New crop prices advanced two cents on the week closing Friday at 83.22. A nice rebound after the prior week’s sizeable selloff. Uncertainties as to the true benefit of rainfall in the Southwest had traders viewing the market as oversold. It appears to have settled into the low 80s, a comfortable trading range while it tries to discern the potential size of the 2021 crop.
Over the next few weeks weather conditions will be watched closely and a June S/D report will be analyzed. However, we will not have a tradable production number until June 30 when the actual plantings are released. USDA is currently estimating 12 million planted acres which is obviously too high considering the amount lost to grains. Thus, the burning question becomes how much lower.
There is talk among the industry it could be reduced by two million acres. The accompanying chart illustrates the impact this could have, and yet still the wide range overall production could fall within when accounting for abandonment. Calculations were made using two different planted acre numbers and applying the five-year historical abandonment rate and five-year yield averages while including the highs and lows to show the possible range.
We feel this year’s crop will be closer to 15 million bales but be mindful it has the potential to be as high as 17.5 or as low as 12.3 million bales. With beginning stocks at only around three million bales, a crop of this size should easily be absorbed.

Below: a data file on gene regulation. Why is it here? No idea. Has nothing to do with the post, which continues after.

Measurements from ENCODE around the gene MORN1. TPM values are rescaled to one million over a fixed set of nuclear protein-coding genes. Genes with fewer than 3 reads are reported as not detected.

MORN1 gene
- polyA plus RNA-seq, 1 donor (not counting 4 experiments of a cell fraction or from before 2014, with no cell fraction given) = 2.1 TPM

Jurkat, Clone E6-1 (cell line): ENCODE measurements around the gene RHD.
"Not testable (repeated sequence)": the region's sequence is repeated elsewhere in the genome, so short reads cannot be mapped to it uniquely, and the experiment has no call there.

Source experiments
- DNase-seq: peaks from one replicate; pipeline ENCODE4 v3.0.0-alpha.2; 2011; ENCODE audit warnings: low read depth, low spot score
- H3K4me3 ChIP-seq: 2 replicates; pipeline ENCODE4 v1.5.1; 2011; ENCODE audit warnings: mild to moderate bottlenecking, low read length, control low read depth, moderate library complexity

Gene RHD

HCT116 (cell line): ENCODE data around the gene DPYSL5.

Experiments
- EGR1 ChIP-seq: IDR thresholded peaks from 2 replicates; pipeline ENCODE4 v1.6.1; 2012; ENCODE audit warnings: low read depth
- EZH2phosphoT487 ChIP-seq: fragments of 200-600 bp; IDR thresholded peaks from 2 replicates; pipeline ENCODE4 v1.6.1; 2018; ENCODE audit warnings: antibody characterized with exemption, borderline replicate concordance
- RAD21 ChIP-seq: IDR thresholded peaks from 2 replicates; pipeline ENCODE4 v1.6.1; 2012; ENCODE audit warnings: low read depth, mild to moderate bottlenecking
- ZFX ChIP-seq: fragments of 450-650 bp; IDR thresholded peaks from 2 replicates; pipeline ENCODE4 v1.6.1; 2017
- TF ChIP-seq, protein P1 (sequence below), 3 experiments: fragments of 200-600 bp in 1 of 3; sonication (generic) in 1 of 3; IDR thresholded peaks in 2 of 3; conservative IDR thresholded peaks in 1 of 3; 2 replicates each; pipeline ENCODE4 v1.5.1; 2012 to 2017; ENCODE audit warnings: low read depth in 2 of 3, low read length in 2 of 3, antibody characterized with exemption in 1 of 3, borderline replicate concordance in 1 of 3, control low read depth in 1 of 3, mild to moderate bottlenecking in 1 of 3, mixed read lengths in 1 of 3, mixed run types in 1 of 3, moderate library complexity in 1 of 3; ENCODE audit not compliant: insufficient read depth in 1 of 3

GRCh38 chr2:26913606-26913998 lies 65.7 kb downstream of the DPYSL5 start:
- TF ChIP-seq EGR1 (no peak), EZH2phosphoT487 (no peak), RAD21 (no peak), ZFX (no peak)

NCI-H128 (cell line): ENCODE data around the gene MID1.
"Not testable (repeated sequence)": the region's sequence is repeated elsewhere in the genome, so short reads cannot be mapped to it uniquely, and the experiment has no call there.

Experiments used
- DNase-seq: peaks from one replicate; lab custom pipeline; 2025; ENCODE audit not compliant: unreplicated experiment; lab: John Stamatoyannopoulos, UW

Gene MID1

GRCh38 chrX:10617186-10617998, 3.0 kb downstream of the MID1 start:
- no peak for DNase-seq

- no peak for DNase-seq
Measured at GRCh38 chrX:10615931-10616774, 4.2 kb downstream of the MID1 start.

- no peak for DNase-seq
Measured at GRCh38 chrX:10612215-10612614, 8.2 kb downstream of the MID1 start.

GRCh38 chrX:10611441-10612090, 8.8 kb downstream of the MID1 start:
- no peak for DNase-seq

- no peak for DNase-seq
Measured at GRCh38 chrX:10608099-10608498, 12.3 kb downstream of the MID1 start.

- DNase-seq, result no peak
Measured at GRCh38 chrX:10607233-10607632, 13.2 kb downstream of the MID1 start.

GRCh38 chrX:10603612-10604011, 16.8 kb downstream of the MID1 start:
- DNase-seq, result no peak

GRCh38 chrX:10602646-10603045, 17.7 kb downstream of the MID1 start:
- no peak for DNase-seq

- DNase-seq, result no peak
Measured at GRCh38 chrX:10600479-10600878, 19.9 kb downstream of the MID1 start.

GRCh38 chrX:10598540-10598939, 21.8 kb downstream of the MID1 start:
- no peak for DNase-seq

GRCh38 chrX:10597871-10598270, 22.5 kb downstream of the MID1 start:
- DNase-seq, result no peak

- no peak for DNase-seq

Even though you could not tell by the market’s meager reaction, export sales were much improved over the prior week. Net current crop sales of 116,000 were double that of the week before. Combined with new crop sales, they totaled nearly 138,000 bales, a six percent increase from last week and its four-week average. Somewhat alarming though is new crop sales are the lowest in five years.
Hopefully, this is simply a sign foreign mills are buying hand to mouth rather than buying forward thinking the market will go lower or the basis will improve. On a more positive note, shipments are the highest on record for this time of the marketing year with only the 2005 crop and 2010 crop coming close.
The Commitment of Traders Report reflects activity through May 18. Managed Funds reduced their long position by almost one million bales. Most of this accounted for the previous week’s selloff on Thursday and Friday. Their net long position now stands at an equivalent of 4.6 million bales compared to almost 8.5 million at the market’s February peak. Thus, there remains a great deal of money sitting on the sidelines which could be put to work driving prices higher.
What lies ahead? As mentioned, support lies in the low 80s until we get a better handle on the size of this year’s crop. The growing season is young so many uncertainties are ahead of us. The Southwest will need additional rainfall while a late U.S. crop creates a whole new set of issues which must be dealt with.